Sartorially speaking, snaps go out to Raj Grewal for a tailored dark grey suit with a light blue shirt and a navy turban and tie with a white pocket square, and to Chrystia Freeland for a black half-sleeved dress with mesh panels. Style citations go out to Maryam Monsef for a black smock dress with huge florals and mesh sleeves, and to Jean Rioux for a dark blue jacket with a melon pink shirt, blue and pink striped tie and tan slacks. Dishonourable mention goes out to Filomena Tassi for a bright yellow jacket wth a black top.

4 thoughts on “QP: Final accusations of the spring

  1. Andrew Scheer stood outside the House and railed against Trudeau in his end of session summary this morning asking the time worn question, “when will the Liberal government come to a balanced budget”?
    Lets examine the facts. When the Tories were in power starting in 2008. the Harper government, as they want us refer to it, ran up 147.7 Billion in deficits not including the 9.6 billion surplus that was left to them by the Liberals who prior to the Harper years achieved 11 straight years of surpluses.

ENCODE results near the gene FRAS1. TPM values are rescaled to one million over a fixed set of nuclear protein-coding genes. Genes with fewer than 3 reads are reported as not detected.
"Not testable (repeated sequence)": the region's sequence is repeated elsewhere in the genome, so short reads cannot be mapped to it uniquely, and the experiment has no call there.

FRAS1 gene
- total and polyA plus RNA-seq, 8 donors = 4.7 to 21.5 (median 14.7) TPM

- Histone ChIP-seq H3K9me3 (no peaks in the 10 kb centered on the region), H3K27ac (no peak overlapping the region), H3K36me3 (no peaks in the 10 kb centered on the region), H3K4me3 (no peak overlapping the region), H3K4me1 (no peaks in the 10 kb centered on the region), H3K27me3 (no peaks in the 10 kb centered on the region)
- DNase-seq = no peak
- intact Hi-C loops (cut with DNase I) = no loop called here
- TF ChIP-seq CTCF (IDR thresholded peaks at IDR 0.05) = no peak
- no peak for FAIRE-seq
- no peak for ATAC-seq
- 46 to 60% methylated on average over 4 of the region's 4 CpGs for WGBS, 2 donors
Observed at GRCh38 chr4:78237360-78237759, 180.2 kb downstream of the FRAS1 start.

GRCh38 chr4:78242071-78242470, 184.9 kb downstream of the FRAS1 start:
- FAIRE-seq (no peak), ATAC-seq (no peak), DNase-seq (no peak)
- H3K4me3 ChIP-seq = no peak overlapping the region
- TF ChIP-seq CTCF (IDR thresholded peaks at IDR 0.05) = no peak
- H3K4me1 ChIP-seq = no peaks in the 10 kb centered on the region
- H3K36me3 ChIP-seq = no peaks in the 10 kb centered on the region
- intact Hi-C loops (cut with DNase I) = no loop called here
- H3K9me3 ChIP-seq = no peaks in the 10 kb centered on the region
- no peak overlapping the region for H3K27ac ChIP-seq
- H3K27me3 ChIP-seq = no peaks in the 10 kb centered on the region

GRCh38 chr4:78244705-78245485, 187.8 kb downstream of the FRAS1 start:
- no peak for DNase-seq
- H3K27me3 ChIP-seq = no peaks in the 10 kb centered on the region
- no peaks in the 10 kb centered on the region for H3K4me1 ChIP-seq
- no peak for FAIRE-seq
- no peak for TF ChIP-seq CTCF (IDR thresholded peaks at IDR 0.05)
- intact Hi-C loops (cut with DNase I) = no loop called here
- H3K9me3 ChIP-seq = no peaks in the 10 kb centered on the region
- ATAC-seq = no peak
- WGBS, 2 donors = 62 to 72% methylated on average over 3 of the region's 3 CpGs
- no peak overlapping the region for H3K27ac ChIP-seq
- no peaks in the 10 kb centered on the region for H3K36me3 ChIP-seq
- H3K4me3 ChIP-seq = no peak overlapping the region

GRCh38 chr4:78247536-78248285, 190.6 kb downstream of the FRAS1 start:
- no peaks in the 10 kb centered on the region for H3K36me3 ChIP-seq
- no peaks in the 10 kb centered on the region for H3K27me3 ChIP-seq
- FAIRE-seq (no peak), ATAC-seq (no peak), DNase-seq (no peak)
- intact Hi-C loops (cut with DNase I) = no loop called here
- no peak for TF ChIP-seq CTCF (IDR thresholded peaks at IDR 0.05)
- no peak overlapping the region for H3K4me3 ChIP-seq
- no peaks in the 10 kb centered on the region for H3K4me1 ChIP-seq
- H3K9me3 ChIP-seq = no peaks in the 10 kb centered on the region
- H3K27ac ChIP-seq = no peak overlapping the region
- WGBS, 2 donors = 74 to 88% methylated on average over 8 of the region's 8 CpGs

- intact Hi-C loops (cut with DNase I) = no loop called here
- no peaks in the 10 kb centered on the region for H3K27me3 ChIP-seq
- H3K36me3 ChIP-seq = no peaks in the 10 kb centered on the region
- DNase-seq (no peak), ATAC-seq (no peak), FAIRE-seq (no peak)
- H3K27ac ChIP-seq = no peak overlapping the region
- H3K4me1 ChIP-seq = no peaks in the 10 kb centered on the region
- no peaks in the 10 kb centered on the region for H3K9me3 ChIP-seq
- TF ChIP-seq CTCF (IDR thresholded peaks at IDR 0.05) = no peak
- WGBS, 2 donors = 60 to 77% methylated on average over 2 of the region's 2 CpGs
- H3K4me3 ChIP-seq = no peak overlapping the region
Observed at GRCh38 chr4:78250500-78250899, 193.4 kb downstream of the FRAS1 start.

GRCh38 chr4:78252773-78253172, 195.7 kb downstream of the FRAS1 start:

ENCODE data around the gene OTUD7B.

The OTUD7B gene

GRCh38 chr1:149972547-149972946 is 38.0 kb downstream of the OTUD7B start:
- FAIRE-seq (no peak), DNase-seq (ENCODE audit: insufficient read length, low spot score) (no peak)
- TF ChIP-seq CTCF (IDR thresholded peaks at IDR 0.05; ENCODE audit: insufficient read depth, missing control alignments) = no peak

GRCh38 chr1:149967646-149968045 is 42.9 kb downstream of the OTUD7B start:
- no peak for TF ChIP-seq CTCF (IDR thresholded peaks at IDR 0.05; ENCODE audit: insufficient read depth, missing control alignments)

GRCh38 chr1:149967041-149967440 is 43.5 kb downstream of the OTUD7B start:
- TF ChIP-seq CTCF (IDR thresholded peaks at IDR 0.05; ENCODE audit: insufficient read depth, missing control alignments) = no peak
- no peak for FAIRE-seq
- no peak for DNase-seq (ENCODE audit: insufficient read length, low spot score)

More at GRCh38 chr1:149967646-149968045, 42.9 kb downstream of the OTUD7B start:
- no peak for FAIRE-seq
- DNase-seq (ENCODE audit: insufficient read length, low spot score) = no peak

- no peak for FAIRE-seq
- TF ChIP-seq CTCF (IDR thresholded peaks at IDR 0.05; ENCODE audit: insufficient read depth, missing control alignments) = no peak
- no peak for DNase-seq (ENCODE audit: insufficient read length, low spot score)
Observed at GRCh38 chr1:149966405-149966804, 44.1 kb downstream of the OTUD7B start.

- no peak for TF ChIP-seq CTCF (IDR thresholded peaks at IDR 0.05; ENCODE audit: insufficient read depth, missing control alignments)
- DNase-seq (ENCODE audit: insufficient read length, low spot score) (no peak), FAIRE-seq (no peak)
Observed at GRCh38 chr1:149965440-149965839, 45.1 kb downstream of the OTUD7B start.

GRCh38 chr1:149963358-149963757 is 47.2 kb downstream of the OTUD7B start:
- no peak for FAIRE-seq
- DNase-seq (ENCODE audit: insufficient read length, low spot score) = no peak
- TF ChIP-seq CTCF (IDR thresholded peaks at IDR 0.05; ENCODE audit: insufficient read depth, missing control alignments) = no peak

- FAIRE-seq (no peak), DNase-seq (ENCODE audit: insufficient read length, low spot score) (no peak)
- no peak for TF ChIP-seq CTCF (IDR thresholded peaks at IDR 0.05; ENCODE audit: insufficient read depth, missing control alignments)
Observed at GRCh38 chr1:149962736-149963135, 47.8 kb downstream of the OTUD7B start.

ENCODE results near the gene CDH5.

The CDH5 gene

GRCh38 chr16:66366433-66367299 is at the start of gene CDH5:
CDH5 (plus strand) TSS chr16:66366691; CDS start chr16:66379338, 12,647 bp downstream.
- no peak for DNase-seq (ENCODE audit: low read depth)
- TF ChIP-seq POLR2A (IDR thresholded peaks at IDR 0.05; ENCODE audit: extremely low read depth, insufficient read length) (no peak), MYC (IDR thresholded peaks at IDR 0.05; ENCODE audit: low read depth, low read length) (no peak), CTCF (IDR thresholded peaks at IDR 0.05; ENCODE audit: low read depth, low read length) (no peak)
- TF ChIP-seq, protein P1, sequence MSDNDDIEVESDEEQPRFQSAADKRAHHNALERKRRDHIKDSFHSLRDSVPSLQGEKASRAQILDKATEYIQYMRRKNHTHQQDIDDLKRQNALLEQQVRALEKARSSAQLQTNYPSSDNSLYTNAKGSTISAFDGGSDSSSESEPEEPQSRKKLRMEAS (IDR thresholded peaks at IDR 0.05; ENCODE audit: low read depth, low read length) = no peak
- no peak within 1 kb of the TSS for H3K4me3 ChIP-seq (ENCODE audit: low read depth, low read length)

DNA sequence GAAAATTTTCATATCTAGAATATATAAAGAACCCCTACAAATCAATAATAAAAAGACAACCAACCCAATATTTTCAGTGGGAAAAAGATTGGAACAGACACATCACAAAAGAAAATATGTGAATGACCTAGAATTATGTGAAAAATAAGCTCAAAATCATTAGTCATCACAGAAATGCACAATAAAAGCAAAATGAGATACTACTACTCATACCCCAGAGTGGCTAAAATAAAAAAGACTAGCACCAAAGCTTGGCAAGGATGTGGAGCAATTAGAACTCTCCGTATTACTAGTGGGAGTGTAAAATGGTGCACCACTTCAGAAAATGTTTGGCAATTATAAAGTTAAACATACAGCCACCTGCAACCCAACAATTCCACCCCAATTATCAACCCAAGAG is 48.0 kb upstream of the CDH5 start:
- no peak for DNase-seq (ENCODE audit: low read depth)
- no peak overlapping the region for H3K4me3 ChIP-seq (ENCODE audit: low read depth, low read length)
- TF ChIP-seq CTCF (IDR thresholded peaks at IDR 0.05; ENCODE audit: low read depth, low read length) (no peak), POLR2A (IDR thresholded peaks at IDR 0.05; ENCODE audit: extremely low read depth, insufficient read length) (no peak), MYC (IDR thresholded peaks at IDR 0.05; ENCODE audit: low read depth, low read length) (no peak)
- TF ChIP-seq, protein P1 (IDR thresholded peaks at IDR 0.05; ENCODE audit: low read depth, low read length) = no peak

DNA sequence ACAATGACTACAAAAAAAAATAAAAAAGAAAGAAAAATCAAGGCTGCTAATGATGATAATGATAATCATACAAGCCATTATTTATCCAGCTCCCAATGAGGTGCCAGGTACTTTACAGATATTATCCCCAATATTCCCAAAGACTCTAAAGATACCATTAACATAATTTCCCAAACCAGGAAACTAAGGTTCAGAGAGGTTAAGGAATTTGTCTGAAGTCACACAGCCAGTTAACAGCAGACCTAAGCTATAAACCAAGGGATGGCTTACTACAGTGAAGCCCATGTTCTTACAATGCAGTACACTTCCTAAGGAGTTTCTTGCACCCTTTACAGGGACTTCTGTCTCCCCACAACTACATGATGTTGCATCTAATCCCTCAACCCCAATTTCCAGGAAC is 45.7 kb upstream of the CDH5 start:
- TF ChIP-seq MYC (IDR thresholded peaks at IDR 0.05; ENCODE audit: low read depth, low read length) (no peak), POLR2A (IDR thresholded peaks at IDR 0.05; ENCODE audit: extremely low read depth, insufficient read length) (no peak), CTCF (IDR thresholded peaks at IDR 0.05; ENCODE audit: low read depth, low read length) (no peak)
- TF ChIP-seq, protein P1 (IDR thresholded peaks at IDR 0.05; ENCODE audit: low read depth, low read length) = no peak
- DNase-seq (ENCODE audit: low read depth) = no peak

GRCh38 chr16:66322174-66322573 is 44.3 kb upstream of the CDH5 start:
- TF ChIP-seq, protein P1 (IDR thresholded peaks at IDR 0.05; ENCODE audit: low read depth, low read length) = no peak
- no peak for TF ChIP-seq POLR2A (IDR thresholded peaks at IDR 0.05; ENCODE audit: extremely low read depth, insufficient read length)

Andrew Scheer has no plan, other than Harpers’.
    Andrew Scheer has no credibility.
    Andrew Scheer is not ready.
    Nice grin though.

  2. Saganash was doing a stunt and frankly it is juvenile and disrespectful to Natives. We have 2 Official languages in this country and most anglos don’t speak French so can we really ask anymore of this country in terms of linguistic balance.

  3. It’s dumb, but that “Festivus” episode of “Seinfeld” where Jerry is dating a woman who looks great or awful depending on the lighting? Andrew Scheer kind of has that too. Sometimes, especially when he was on-camera in the CTV studios in Regina, that grin wasn’t doing him any favours. Yes, that’s dumb, but still noticed it.

  4. While I’m sympathetic to the “new” Senate, I believe the opposition to the “escalator” clause is unwarranted. The excise tax on alcohol is a dollar amount per alcohol content, so it makes sense to adjust it to the CPI. Or, just change the tax to a rate.